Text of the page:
BlackRock Lures $1 Billion to Bond ETFs in Japan on Minus Ratesby and
BlackRock saw ‘accelerating interest’ on negative rate policy
U.S. Treasury ETF with hedging option just introduced in Japan
BlackRock Inc. is flying specialists to Tokyo to pitch exchange-traded funds to Japanese banks and insurers hurt by negative yields.
The nation’s institutional investors have parked about $1 billion in BlackRock’s fixed-income ETFs since the Bank of Japan’s Jan. 29 announcement of its minus-rates policy, said Jason Miller, head of the ETF unit in Tokyo at the world’s biggest provider of such funds. The New York-based firm this week introduced a product that tracks the performance of U.S. Treasuries for its Japanese bank clients with an option to hedge currency risks.
“We have seen a significant amount of inflow into our global fixed income ETFs from Japanese institutions,” Miller said in an interview Thursday. “The underpinning of that trend has been the natural shift from large institutions out of JGBs into the global fixed income exposures and equities. It’s accelerated by the negative interest rate.”
Japanese investors bought a record $46 billion of U.S. Treasuries in March alone, reflecting a slump in yields on more than 70 percent of local government bonds below zero. Even when hedged against currency moves, U.S. 10-year Treasuries have higher yields than the longest yen sovereign notes.
Out of $73.8 billion of inflow into all ETFs this year, global fixed-income funds have seen net flow of about $53.4 billion, according to data compiled by Bloomberg. As investors pour money into those products, an estimated $2.2 trillion left the global equity market.
“Fixed-income ETFs now allow global investors a ready, efficient way to access that market very quickly, without having to go out and purchase individual bonds,” San Francisco-based Stephen Laipply, an ETF strategist and managing director at BlackRock, said in a separate interview in Tokyo.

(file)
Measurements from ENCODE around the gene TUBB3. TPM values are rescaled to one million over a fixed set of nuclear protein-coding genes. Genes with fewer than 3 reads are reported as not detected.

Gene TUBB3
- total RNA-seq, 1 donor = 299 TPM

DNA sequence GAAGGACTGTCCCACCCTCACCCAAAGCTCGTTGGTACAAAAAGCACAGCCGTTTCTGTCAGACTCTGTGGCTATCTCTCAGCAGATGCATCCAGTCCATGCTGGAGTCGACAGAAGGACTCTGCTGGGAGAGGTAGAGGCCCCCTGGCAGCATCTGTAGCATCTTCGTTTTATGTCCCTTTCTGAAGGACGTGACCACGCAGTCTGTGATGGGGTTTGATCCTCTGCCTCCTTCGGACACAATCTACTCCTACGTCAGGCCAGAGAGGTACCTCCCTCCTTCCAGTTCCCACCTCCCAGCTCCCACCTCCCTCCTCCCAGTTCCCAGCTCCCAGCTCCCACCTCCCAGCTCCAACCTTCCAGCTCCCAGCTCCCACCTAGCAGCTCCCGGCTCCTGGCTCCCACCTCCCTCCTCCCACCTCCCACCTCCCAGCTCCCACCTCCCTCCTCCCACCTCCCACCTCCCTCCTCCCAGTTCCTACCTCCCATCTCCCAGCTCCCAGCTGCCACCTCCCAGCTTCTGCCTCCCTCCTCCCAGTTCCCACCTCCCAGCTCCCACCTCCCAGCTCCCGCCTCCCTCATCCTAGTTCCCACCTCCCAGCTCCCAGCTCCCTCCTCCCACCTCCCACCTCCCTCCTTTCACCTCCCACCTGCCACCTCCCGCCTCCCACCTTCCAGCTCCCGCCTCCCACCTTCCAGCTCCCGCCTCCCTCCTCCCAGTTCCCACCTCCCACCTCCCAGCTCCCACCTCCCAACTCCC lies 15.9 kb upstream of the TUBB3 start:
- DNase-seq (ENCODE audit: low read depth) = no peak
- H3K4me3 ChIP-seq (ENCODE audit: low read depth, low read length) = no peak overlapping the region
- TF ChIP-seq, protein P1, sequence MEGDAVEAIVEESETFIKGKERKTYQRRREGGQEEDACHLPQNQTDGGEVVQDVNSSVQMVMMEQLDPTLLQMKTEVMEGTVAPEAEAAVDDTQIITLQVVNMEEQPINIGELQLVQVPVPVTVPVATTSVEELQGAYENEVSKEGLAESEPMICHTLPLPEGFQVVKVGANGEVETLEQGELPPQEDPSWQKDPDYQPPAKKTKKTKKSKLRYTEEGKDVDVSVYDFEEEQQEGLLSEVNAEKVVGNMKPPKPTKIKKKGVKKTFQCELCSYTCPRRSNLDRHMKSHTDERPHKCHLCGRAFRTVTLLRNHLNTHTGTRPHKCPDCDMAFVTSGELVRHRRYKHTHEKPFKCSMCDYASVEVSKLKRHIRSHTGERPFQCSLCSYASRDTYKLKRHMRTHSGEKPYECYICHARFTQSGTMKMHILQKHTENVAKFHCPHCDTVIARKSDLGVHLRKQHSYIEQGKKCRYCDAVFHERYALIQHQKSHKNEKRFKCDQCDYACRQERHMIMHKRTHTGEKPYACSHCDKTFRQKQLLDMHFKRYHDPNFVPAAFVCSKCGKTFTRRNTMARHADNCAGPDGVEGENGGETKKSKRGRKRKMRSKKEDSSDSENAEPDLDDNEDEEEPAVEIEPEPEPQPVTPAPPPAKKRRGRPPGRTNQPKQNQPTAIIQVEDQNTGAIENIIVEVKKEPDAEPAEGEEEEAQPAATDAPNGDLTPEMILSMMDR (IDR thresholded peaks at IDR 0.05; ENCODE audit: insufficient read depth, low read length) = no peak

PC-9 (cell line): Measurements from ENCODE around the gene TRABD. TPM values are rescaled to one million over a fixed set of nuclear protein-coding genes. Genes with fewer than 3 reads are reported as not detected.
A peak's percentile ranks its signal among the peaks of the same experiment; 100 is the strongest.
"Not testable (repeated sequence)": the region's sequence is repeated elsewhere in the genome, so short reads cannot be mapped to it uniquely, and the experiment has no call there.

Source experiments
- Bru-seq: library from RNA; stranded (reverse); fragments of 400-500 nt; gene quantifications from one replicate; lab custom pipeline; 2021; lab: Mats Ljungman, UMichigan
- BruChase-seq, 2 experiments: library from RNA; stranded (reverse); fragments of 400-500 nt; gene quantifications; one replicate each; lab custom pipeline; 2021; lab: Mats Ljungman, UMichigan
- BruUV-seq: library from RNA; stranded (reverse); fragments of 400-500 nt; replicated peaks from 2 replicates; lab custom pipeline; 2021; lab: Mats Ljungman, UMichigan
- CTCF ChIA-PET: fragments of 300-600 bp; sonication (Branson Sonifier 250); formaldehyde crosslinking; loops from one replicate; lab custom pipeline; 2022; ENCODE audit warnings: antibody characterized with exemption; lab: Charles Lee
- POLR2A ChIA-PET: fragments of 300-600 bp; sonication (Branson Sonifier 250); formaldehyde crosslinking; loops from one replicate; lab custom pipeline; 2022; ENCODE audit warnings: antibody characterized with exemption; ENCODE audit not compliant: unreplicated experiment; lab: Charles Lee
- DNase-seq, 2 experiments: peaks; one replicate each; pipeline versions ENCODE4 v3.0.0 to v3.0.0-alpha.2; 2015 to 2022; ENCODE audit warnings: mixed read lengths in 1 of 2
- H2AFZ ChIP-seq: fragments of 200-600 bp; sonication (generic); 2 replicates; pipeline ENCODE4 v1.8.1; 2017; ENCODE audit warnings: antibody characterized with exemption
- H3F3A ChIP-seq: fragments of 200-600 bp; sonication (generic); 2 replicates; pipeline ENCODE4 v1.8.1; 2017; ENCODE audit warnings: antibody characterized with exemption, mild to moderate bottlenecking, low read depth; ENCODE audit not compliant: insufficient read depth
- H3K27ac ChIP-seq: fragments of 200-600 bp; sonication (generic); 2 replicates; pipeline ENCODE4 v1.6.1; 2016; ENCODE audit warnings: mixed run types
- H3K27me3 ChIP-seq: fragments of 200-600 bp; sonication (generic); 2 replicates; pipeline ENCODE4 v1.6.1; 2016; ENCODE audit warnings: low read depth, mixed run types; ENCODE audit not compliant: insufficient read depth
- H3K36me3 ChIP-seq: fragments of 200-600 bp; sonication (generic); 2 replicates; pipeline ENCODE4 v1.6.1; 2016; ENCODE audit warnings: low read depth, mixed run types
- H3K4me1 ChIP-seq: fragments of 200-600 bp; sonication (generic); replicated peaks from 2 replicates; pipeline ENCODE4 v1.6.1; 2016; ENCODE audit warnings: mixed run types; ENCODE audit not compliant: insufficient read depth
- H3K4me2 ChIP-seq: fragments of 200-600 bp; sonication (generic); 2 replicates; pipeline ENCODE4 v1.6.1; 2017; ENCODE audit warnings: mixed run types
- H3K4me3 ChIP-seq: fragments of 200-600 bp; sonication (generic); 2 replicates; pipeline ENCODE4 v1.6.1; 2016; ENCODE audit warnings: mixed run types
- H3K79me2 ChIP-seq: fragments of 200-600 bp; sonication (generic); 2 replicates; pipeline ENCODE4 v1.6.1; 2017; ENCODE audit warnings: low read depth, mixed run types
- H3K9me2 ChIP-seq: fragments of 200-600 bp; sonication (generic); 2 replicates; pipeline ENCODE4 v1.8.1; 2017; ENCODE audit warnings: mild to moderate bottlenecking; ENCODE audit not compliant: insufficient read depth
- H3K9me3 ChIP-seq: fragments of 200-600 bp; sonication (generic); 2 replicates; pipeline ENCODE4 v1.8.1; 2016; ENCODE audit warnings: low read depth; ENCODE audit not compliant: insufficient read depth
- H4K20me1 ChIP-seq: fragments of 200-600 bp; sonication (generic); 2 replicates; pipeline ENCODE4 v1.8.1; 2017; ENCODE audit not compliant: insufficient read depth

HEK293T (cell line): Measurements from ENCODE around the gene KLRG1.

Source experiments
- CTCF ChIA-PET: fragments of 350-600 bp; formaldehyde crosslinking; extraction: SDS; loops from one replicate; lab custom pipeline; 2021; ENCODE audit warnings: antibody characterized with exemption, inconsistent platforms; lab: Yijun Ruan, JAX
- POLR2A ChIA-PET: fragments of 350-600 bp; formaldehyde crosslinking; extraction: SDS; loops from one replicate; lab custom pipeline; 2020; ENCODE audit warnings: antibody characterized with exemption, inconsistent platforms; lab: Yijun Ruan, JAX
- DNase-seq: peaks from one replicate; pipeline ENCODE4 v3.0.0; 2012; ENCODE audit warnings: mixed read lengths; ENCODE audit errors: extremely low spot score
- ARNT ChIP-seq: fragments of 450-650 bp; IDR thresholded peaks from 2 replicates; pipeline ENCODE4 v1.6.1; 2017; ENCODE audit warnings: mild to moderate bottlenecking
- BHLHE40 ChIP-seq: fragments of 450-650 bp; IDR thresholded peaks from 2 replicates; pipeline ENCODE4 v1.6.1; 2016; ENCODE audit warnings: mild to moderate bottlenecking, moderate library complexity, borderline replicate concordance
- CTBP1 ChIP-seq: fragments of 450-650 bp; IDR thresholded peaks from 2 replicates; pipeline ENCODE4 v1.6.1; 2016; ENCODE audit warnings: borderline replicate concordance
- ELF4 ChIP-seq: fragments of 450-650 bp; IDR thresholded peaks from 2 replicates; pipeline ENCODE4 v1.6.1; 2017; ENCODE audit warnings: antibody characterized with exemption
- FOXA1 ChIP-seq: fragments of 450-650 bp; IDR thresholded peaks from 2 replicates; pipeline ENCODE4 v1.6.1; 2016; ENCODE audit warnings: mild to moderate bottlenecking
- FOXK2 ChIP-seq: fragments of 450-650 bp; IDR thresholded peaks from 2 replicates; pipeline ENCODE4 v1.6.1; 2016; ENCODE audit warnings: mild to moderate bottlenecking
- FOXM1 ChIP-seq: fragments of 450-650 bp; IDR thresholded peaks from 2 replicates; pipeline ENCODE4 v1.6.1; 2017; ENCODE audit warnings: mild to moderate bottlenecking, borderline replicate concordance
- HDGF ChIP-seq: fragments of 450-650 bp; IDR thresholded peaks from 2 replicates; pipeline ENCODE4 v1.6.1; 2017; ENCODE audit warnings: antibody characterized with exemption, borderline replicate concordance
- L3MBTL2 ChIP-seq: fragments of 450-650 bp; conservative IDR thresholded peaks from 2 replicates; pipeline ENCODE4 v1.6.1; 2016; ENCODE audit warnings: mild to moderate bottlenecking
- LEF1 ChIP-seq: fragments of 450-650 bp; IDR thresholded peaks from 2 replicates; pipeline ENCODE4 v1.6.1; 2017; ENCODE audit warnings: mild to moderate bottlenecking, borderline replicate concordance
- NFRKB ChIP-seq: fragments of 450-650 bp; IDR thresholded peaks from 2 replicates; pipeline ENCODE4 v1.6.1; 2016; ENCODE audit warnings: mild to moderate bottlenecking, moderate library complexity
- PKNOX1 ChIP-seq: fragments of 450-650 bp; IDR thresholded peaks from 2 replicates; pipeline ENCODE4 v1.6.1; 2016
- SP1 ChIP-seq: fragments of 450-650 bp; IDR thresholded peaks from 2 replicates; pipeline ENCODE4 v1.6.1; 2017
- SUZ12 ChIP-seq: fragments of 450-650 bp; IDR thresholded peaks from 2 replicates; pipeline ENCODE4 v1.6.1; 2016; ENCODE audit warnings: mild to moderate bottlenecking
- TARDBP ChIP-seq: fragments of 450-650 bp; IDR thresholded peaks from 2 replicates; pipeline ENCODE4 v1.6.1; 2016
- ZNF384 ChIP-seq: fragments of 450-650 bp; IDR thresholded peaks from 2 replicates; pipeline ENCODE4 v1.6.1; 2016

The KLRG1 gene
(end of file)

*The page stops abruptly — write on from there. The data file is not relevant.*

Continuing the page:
Money managers looking for alternatives to negative rates in Europe and Japan are buying debt elsewhere, sending average yield to a record low 1.279 percent as of May 11, according to the Bank of America Corp.’s Global Broad Market Index.
Face with declining loan rates and bond yields, profits at Japan’s biggest banks are set to drop this fiscal year as interest income declines. Banks were the largest holders of Japanese government bonds with 298.3 trillion yen ($2.7 trillion) as of March 2015, while insurers held 196.6 trillion yen, according to the Bank of Japan.
The interest from Japanese investors started with U.S. Treasuries and investment-grade debt, and then expanded to European notes this year, Miller said. Fixed-income ETFs track a portfolio of bonds, meaning that investors are exposed to the risks that actual noteholders face, according to Laipply.
Goldman Sachs Group Inc. said Japan is a potential source for an international selloff in bonds. While the nation’s debt has driven a worldwide rally this year, the notes now look overvalued, it said. Germany’s “bund tantrum” erased more than $750 billion in value from global sovereign debt last year.
BlackRock’s iShares U.S. Treasury Bond 7-10 Year JPY Hedged ETF offers a yield of 1.74 percent and 0.6 percent after hedging, according to the firm. That compares with a yield of 0.33 percent on 40-year Japanese government bonds, the nation’s longest sovereign debt.
BlackRock had $285 billion of fixed income ETFs under management as of the end of 2015, a 30 percent increase from a year earlier and accounting for more than half of such funds in the industry, it said.
Following the global trend, demand for fixed-income ETFs from Japanese investors may exceed those for similar funds investing in other assets as well, Miller said.
“Fixed-income ETFs have outpaced overall ETF growth significantly,” said Miller. “In Japan, it is very early days, so that growth may look even more interesting from a percentage perspective, but we have a lot to do around education and awareness.”